PRESTON Albert Edward

Known information

Private Albert Preston of Hambleton volunteered in the early days of the First World War and was one of five Rutland soldiers who died on 15 July 1916 during the Battle of the Somme. Albert Edward Preston was the son of Josiah and Mary Caroline Preston who lived in what is now St Andrew's House, opposite the church in Hambleton. He was born on 25 February 1892 and attended Hambleton School with his brothers and sisters. His father worked as a gardener. The 1911 census shows Albert to be working as a groom at Colonel Blair's stables at Ashwell Hall where he later became a footman. A month after war broke out in August 1914, Albert answered Lord Kitchener's call for volunteers and joined the army. Aged 22 years and 192 days he became a private in the 8th Battalion Leicestershire Regiment. After training in England, the battalion arrived in France at the end of July 1915. Albert's family understood he was working with horses because of his previous experience as a groom and was therefore relatively safe. In the early days, the battalion learned about trench warfare in the Loos area of the Western Front, but preparations were underway for a Big Push further south. The Battle of the Somme opened on 1 July 1916. The Leicestershire Regiment's volunteer battalions, the 6th, 7th, 8th and 9th, formed the 110th Brigade and would go into action in the second phase of the battle. On 14 July the Brigade attacked Bazentin-le-Petit Wood. The position was taken, but at terrible cost. The British artillery barrage had not done the damage expected and the Germans were able to lay down withering machine gun fire on the advancing Leicesters. Wave after wave were sent over the top and hundreds were killed and wounded, among them Albert Preston. Albert has no known grave and is remembered on Pier 3A of the Thiepval Memorial to the Missing as well as nearer home, in St Andrew's Church. He is also remembered in Ashwell, on the war memorials inside and outside the church. Here he is recorded as Edward Preston. Another Hambleton villager, Samuel Pawlett, died in the same battle,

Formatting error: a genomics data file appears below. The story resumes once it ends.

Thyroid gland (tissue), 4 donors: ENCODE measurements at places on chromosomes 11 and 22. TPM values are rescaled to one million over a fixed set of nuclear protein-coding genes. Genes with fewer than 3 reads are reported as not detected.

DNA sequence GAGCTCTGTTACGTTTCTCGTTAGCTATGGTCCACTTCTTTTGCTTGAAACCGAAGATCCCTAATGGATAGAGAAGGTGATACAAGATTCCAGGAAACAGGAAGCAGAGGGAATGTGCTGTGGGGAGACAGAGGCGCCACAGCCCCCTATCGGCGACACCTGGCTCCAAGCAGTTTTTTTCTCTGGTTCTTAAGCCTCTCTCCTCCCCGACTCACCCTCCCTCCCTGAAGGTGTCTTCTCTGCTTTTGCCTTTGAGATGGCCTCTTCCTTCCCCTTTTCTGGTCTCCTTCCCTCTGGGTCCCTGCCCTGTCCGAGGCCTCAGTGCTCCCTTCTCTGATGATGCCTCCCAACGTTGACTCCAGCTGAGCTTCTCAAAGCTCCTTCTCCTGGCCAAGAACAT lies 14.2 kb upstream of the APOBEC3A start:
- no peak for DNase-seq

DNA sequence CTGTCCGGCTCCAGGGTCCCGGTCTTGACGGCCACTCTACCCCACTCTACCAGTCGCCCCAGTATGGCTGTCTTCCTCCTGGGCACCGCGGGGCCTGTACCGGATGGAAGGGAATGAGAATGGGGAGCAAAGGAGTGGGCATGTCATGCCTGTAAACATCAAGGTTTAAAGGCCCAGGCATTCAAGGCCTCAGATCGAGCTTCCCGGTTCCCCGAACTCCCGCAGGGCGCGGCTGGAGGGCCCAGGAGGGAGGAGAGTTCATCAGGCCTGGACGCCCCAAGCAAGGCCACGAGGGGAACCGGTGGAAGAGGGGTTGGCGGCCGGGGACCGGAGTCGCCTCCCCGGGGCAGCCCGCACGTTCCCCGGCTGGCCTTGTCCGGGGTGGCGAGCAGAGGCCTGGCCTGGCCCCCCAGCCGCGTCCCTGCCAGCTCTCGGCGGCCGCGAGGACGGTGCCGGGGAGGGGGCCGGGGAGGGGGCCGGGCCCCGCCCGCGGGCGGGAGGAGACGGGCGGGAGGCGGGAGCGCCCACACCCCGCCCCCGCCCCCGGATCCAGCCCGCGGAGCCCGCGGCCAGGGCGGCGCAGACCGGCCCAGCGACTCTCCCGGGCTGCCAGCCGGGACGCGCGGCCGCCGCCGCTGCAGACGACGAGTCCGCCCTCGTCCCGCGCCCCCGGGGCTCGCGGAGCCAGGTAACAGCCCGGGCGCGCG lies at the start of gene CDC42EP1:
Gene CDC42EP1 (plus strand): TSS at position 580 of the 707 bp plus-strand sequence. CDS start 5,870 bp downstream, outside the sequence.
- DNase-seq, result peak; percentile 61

See where all our Rutland soldiers died during the Battle of the Somme on our interactive map.

We are grateful to Albert's niece Lavinia for providing more information about her uncle and for the picture above.

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  • Albert Edward PRESTON
  • Hambleton Church
  • Hambleton Memorial
  • Hambleton Memorial 1
  • Ashwell Church
  • Ashwell Church interior
  • Ashwell Church interior
  • Ashwell Plaque
  • Ashwell Memorial
  • Ashwell Memorial 2
  • Thiepval Memorial
  • Pier 3a
  • A Preston

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Rutland and The Battle of the Somme

More than 90 Rutland soldiers died in the Battle of the Somme which lasted from 1 July 1916 until the middle of November. Today they lie in cemeteries across the old battlefield in northern France or are remembered among the 72,000 names on the Thiepval Memorial to the Missing of the Somme. By using our interactive map, you can find out what happened to them.
Albert Page of Uppingham answered Lord Kitchener’s call & enlisted in November 1914, aged 21. He served at Vimy & l… https://t.co/zU7biTi9rU 8:27 PM Sep 15th

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